Ancestors: the prehistory of Great Britain in seven burials
Alice roberts Simon & Schuster Â£ 20
Prehistoric British people tend to get a bad rap. More often than not, terms such as “Neanderthal” and “ancient man” (women and children have little to do with) conjure up images of silly mammoths in loincloths – savage barbarians who were on the scene. point out of their mud huts as the Romans arrived to bring them culture, sanitation and other characteristics of civilization as we know it.
Now Digging For Britain presenter Professor Alice Roberts offers a more complete picture of the early Britons. Focusing on seven burials across the UK, Ancestors takes us back thousands (if not hundreds of thousands) of years to explore pre-written British culture – focusing on how our predecessors treated their dead.
From tales of Paleolithic bones in Wales and underground chambers in Herefordshire, to the famous Amesbury Archer and Iron Age burials in Yorkshire, death is the starting point but ultimately, it is also a book about life.
From tales of Paleolithic bones in Wales to underground chambers in Herefordshire and the famous Amesbury Archer (above), death is the starting point
Roberts regularly reminds us of how much we don’t know, but his gripping tales of, say, epic journeys, extraordinary burial riches, cannibalism, skulls used as goblets, and incest blend academic authority with journalistic storytelling.
We also learn about the evolution of archeology and the impact of religion, gender roles and DNA testing on the subject.
One of the most interesting aspects of all these digs is what they teach us about ourselves. Roberts makes thoughtful observations about racism, sexism (powerful female figures may have played a more important role in early Britain than previously admitted) and our relationship to our own mortality on the planet. basis of what we can learn from the remains of ancient people.
Some passages involving the current investigations of Roberts and his academic colleagues are a bit dry but, for the most part, Ancestors is a fascinating and insightful examination of the human condition.
Arifa Akbar Scepter â¬ 16.99
Consumed is a memoir of a talented, difficult, depressed and at times joyful older sister, Fauzia, who died of undetected tuberculosis in a London hospital, and her relationship with the author, her younger sister Arifa.
It is also a story of immigration and dislocation, of broader family dynamics, and of tuberculosis itself and its underhanded journey that changes shape through the body, history, art and literature. .
The cerebral hemorrhage that led to Fauzia’s death at the age of 45 came, with “scandalous misfortune”, just before the diagnosis that had long eluded doctors. It was called “miliary tuberculosis”, the most dangerous form of the disease and the most difficult to detect.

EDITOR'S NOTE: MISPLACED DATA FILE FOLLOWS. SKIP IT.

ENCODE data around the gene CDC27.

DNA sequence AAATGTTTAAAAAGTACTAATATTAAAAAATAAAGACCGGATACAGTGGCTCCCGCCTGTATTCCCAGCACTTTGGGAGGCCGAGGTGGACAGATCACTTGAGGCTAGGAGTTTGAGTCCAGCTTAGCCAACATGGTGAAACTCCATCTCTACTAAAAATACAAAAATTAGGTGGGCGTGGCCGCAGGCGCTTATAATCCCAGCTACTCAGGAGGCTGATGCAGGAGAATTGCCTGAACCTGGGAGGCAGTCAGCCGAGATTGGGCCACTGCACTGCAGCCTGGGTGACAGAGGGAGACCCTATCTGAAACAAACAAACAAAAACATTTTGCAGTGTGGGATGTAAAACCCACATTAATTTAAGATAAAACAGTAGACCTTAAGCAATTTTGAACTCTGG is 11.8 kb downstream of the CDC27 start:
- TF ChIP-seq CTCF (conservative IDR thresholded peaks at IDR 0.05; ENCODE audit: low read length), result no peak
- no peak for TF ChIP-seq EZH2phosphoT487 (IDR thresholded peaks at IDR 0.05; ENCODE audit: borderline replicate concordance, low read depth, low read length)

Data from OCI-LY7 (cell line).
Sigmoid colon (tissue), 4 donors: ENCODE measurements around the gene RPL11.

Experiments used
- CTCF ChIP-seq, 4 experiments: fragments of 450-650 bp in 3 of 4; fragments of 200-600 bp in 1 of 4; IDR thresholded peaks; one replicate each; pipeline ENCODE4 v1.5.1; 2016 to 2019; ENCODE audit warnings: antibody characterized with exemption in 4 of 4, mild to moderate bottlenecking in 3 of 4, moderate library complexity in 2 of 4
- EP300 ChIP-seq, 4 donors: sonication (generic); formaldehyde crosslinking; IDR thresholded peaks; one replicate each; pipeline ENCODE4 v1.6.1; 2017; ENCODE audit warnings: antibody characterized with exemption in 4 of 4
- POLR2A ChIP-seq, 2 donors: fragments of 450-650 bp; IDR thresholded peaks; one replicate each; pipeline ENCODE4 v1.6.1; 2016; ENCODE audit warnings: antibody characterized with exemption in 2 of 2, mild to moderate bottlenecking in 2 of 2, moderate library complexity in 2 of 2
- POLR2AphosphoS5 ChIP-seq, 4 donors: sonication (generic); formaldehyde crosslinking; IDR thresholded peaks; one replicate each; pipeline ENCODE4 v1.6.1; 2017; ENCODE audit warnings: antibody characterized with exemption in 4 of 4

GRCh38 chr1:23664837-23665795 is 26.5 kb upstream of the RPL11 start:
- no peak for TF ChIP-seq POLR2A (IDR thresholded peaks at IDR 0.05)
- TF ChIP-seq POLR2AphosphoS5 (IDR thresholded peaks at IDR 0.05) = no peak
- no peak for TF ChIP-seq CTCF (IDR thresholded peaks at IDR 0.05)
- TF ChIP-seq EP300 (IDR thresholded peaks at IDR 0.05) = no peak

In Fauzia, he had triggered fatal meningitis.
Consumed is a memoir from a talented, difficult, depressed and at times joyful older sister, Fauzia (above), who died of undetected tuberculosis in a London hospital
Should the doctors have guessed sooner? She was born in Lahore and people of Indian and Pakistani descent are more at risk. In 1977, when Fauzia was seven and Arifa five, their parents – who had “commuted … between London and Lahore” – moved to London, a move that “carried its own slow-burning trauma”.
Their father had previously been married to a German woman. Family pressure had led him to divorce and pursue a more traditional marriage with their Pakistani mother, who was 12 years younger.
Yet after the new couple’s wedding, disappointments crept in. The patterns of favoritism in the Lahore household repeated themselves in London. In her father’s eyes, Fauzia could do nothing right, while Arifa was praised.
The harsh bias of affection left scars and resentments: Fauzia became rebellious and bulimic, and was pursued by depression, one of the factors in the sporadic estrangement between the sisters.
But his daring, witty and visionary side has always stood out in his art, in striking and finely embroidered images.
It’s a captivating and moving book, both forensic and delicate in its dredging up of complicated truths, even though it recognizes that family truths in particular are different for everyone.
Two scenes remain particularly engraved in my mind. The first is that of teenage Arifa who saved up to buy newly-18-year-old Fauzia two expensive birthday tickets to La BohÃ¨me, as well as a dress for the event.
The second is that of Fauzia, mute and sulky the day Arifa leaves for the university, to appear on the train platform with a farewell gift: the precious oil painting that had earned Fauzia a place in a fine arts course in Saint-Martin.
Despite their tensions, the sisters dreamed big for each other.
Rarely have I read a memoir with such a combination of strong, loving feelings and calm analysis. A bit like the magical embroideries of Fauzia, the tapestry of passion and brotherly pain is worked here in small precise and brilliant stitches: a literary labor of love.